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NASA's Global Hawk Pacific - GloPac UAV Atmospheric Research

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Published on May 3, 2010

Courtesy: NASA Dryden Flight Research Center

Interactive Global Hawk: http://bit.ly/GloPac

The NASA Global Hawk Pacific, or GloPac, campaign is the first Earth Science mission to be conducted on the aircraft. The Global Hawk's ability to autonomously fly long distances and remain aloft for extended periods brings a new capability to the science community for measuring and observing large areas of the Earth. Ten specialized instruments will be installed in the aircraft to explore the trace gases, aerosols, and dynamics of the upper troposphere and lower stratosphere. The instruments will also validate sensors aboard NASA's Aura Earth-monitoring satellite.

Proposed flights of the Global Hawk for the Global Hawk Pacific Mission (GloPac) are to be conducted in support of the Aura Validation Experiment (AVE). This mission will take place out of Dryden Flight Research Center and is expected to encompass the entire offshore Pacific region with four to five 30 hour flights. Aura is one of the A-train satellites supported by NASA Earth Observation System.

The flights are designed to address various science objectives:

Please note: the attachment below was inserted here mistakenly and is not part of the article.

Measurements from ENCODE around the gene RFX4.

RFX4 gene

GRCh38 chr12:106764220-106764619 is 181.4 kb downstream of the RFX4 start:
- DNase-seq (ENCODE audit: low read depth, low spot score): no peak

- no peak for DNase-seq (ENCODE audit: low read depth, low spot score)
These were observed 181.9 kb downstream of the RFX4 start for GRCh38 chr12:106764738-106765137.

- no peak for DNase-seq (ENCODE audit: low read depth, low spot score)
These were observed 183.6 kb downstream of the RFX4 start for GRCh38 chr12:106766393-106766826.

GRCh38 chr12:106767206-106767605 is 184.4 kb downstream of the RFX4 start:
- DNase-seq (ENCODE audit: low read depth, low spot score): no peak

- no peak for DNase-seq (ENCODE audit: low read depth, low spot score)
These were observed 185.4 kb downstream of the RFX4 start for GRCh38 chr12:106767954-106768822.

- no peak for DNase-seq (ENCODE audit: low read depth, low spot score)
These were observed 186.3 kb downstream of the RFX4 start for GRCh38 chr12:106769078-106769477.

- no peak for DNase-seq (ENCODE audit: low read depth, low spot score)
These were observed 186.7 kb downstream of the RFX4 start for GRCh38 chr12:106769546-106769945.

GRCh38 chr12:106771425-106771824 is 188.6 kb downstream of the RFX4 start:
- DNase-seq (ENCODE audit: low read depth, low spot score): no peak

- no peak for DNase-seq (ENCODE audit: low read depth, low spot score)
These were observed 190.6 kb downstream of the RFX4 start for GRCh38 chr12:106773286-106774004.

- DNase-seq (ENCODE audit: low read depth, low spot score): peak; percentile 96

1. validation and scientific collaboration with NASA earth-monitoring satellite missions, principally the Aura satellite,
2. observations of stratospheric trace gases in the upper troposphere and lower stratosphere from the mid-latitudes into the tropics,
3. sampling of polar stratospheric air and the break-up fragments of the air that move into the mid-latitudes,
4. measurements of dust, smoke, and pollution that cross the Pacific from Asia and Siberia,
5. measurements of streamers of moist air from the central tropical Pacific that move onto the West Coast of the United States (atmospheric rivers).

GloPac is supported by:

Randy Albertson, NASA Airborne Science Program
Earth Science Division, Science Mission Directorate
Ken Jucks, NASA Program Manager, Upper Atmosphere Research Program
Hal Maring, NASA Program Manager, Radiation Sciences Program

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